Tonight and tomorrow night, we will be at Good Sam Hospital in Puyallup to fulfill our CPR & HIV/Aids training. Just one more thing off of the mile-long list of to-do’s for this process. On our licensors next and final visit, she’ll check to make sure we have the last minute requirements, such as our immunizations updated, fire extinguisher, first aid kit, lock box for medications and vitamins, and all of that fun stuff. She will also ask us questions on a 1:1 basis. After that, she writes up our story and sends our file to the state for the license. We have to go to Fife this Saturday for our FBI fingerprinting. Another check mark! Our licensor told us we’re at the top of her list for getting things completed. In fact, we’re about 95% done with everything!

Overall, we are feeling extremely well supported. It’s overwhelming to see how quickly how things have changed. The baby room is such a transformation from just a few weeks ago and the fact that we can even say “baby room” is a big change. We’ve painted, set up the crib, a changing table, a book shelf, and a ton of baby gifts have poured into that room. I can’t wait to get a dresser in there so I can put all the clothes away. It’s just nuts how it’s all coming together. We can’t take credit for doing this all on our own. There have been many supporters of Baby Cushing thus far and we won’t forget that – trust me!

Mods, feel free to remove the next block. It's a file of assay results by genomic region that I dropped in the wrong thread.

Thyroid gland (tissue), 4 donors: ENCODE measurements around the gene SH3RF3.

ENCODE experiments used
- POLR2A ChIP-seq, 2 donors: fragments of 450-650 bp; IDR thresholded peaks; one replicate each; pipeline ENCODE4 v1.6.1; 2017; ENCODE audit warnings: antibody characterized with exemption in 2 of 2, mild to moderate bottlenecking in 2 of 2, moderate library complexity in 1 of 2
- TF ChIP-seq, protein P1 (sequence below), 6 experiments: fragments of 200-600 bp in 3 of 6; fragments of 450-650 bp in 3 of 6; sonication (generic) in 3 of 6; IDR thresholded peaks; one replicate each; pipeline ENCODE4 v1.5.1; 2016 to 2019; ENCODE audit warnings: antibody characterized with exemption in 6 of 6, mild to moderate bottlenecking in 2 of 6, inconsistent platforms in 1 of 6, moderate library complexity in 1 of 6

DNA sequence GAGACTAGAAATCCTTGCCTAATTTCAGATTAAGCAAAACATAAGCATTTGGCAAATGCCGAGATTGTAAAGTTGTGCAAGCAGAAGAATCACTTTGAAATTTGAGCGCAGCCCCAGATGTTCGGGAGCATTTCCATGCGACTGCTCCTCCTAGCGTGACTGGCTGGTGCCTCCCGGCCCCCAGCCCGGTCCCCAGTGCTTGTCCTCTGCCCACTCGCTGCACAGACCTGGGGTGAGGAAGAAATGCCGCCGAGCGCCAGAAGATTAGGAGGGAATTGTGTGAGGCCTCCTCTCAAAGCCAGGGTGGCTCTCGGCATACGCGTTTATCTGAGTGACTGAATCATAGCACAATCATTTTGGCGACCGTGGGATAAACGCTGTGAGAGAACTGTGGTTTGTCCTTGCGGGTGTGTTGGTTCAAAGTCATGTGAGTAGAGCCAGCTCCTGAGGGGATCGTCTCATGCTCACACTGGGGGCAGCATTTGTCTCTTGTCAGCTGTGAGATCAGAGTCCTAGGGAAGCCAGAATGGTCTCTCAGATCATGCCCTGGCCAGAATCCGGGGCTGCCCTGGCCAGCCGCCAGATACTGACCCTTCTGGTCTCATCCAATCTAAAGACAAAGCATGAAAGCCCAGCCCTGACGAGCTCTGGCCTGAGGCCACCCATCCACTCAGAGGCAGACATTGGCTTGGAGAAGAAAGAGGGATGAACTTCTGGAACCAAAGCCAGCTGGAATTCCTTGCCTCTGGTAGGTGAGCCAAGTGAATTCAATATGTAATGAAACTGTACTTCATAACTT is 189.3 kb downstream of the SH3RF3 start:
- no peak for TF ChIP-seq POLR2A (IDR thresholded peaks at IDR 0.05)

On the other, slightly more negative hand, sometimes big life events make people uncomfortable/weird/distanced. Weddings, babies, graduations, promotions, relocations, divorces, deaths, and so on are all big life events and some people just don’t know how to react to things like that. I think it makes them very reflective of themselves and sometimes, if that person feels like they are lacking something in life, it makes them project that disappointment/frustration/whatever onto the people that are going through the big life events. The important thing to remember is that life events will happen regardless of whether you want them to or not because, for the most part, many of life’s big changes we don’t control – unfortunately. I know when one of my best friends recently had her baby, it made me realize more and more how much I truly wanted to be a mom. Seeing the joy and positivity transform her inspired me to start thinking more about being brave enough to consider mommyhood again. I don’t think I have ever thanked her for that. Thanks, boo. You know who you are!